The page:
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December 16, 2022
Branding in the Metaverse: The Rise in NFT Trademark Applications and Best Practices to Protect your Brand
The Anti-Counterfeiting Committee is excited to bring to UnscrIPted a series of articles related to the evolving digital landscape, highlighting non-fungible tokens (NFTs), new mobile and web-based applications, branding in the metaverse and artificial intelligence. To read our last article in the series, which provided an introduction to NFTs and the counterfeit implications of the Metaverse, click here.
June 3, 2022
Non-Fungible Tokens, Record-Breaking Applications & the Counterfeit Implications of the Metaverse: Part 1
The Anti-Counterfeiting Committee is excited to bring UnscrIPted a series of articles related to the evolving digital landscape, highlighting non-fungible tokens (NFTs), new mobile and web-based applications, branding in the metaverse and artificial intelligence. NFTs: the Basics: An NFT can be described as a piece of digital content that is linked to the Ethereum blockchain. An NFT can be any digital asset, a unique way to represent art, collectibles, drawings, and anything else that requires provable ownership. NFTs can only have one owner at a time and are not interchangeable for other items as each NFT has unique properties. Simply put, no two NFTs are the same...
March 17, 2022
The Request for Assistance (RFA) program, administered by CBSA, is designed to assist with detection and detention of suspect counterfeit and pirated goods at the border, and empower rights holders to take action against importers of such goods. To enroll, rights holders must file an application with CBSA that identifies the copyrights, or registered trademarks or geographical indications of concern (which list can be updated as new rights arise). RFAs are valid for two years once approved and are renewable for subsequent successive two-year periods. The program has been in place since 2015. There is currently no government fee to apply.
June 25, 2021
Earlier this year, we discussed various strategies employed by bad actors using social media platforms to sell and distribute counterfeit goods and evade enforcement, including live selling and hidden links. In addition to these strategies, recent trends show that for individuals and criminal networks, dropshipping has also become a popular method for counterfeiters and their willing (and unwitting) enablers. Dropshipping involves shipping goods from a manufacturer or wholesaler directly to a customer instead of to the retailer who took the order. Similar to the live selling and hidden links trends, dropshipping is not a new activity. However, the rise of social media and the ability for consumers to shop directly on particular platforms has boosted the popularity of this business model.
March 19, 2021
On December 17, 2020, IPIC submitted a White Paper to Minister of Public Safety Bill Blair concerning the Canada Border Services Agency’s (CBSA) Request for Assistance (RFA) program. The White Paper, drafted by the Anti-Counterfeiting Committee, discusses the successes and limitations of the RFA program, and recommends solutions to make the program more responsive and less burdensome for all stakeholders, including government agencies, brand owners, and individual border officers.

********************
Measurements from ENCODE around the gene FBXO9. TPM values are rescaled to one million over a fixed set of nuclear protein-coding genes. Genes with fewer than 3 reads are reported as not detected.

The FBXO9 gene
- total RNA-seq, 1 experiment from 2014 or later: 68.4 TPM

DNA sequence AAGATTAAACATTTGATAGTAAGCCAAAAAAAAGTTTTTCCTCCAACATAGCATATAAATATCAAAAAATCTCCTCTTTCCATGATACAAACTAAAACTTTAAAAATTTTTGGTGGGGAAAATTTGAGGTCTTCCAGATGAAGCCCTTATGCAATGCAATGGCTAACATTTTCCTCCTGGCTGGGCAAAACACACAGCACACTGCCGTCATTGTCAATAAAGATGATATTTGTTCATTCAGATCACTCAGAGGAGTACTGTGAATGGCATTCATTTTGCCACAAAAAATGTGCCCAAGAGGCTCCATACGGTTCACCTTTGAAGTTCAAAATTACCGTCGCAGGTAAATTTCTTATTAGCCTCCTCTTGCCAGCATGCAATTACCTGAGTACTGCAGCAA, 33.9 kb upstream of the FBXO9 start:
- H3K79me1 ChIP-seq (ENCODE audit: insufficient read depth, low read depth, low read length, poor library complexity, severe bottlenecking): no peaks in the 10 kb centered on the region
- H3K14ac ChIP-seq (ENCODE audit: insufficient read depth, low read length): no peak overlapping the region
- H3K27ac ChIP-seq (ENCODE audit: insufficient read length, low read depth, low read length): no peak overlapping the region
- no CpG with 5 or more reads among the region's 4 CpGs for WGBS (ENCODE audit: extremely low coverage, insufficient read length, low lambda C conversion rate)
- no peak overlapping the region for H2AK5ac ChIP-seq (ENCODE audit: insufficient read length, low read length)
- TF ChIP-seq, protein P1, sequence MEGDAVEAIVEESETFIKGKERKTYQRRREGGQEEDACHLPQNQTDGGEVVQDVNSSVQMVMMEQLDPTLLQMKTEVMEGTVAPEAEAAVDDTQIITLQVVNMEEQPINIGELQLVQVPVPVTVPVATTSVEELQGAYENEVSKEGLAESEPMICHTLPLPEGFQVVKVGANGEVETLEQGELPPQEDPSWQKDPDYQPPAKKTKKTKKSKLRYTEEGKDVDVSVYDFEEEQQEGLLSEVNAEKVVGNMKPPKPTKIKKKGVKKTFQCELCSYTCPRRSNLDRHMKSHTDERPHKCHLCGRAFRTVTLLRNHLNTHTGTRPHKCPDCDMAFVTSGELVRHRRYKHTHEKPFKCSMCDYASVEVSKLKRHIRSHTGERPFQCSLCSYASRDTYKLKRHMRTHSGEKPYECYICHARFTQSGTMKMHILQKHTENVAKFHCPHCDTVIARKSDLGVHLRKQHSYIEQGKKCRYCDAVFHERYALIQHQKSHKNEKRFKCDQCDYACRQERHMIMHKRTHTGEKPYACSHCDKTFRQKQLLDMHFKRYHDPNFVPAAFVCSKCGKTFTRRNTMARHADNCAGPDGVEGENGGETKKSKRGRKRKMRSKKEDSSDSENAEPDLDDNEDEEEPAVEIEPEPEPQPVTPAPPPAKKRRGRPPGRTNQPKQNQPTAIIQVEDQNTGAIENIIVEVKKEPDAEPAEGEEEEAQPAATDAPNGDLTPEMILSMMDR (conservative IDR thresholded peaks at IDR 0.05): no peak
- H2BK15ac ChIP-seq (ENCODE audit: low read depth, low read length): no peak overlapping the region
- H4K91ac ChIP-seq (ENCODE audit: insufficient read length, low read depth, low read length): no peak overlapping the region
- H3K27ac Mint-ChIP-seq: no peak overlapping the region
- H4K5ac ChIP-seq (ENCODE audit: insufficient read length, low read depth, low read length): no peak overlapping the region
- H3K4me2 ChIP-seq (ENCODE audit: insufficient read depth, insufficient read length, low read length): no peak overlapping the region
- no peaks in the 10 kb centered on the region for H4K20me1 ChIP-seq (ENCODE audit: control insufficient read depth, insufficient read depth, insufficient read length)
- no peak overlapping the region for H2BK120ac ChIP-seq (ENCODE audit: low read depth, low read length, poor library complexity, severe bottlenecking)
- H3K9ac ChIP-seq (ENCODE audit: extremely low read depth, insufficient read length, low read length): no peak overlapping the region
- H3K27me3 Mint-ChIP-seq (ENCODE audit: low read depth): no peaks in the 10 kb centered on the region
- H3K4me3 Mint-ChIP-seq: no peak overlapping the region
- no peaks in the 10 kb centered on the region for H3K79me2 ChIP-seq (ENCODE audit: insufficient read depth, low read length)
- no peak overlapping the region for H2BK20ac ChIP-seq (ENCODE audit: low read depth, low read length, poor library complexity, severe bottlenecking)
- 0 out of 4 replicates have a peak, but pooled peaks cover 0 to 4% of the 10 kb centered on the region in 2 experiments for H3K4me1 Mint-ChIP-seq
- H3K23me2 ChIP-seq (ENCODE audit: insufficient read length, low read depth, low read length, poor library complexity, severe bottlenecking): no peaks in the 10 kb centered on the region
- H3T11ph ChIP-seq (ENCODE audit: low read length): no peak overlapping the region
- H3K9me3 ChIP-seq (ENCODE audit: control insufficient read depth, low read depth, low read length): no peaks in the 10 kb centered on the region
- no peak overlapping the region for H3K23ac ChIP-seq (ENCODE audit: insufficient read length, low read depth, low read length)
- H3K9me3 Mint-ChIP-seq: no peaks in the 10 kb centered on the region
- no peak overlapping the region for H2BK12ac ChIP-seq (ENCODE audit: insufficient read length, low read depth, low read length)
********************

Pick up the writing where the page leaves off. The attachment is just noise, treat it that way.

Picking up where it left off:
March 12, 2021
As brand owners continue to navigate online space, bad actors aim to capitalize on the ability to manipulate platforms, algorithms, and consumers through deceptive practices. Online platforms continue to implement procedures and tools for rights owners to proactively combat the sale of infringing and counterfeit merchandise. These tools can assist, however, there are certain activities and trends that are not as easily detected as a hashtag or stock image. Bad actors are creating new strategies to promote and sell counterfeit goods while strategically evading enforcement. There are a handful of new trends to be mindful of as consumers continue to spend a significant amount of their time scrolling and shopping online.
October 15, 2020
Earlier this year, we provided an overview of the Canada Border Services Agency’s (CBSA) Request for Assistance Program. The program provides an opportunity for owners of registered Canadian trademarks and copyrights to record those rights with the CBSA to prevent importation and distribution of counterfeit goods in Canada. The CBSA identifies shipments of all sizes and regardless of quantities ordered as part of the program. One shipment can play a pivotal role in uncovering information pertaining to larger networks and suppliers in the counterfeit trade.
May 21, 2020
Global companies are pivoting production lines to help address an increased need for personal protective equipment (PPE) in Canada. These efforts exemplify integrity and willingness to work towards a greater good. However, there has been no shortage of bad actors looking to profit in this crisis.
February 5, 2020
When developing strategies to address counterfeit goods, a great place to start is the border. Curbing the importation of counterfeits is vital in the fight to keep consumers safe from dangerous products. In 2015, Canada’s Border Services Agency (CBSA) introduced the Request for Assistance (RFA) program - read on to learn more.
May 11, 2018
In January 2015, the Canadian Border Services Agency (CBSA) introduced the Request for Assistance (RFA) Program as part of an effort to crack-down on counterfeits crossing Canadian borders, to allow Intellectual Property Rights Holders the opportunity to institute legal action against any importer found through the program, and the ability to arrange for destruction of counterfeit products in a timely manner.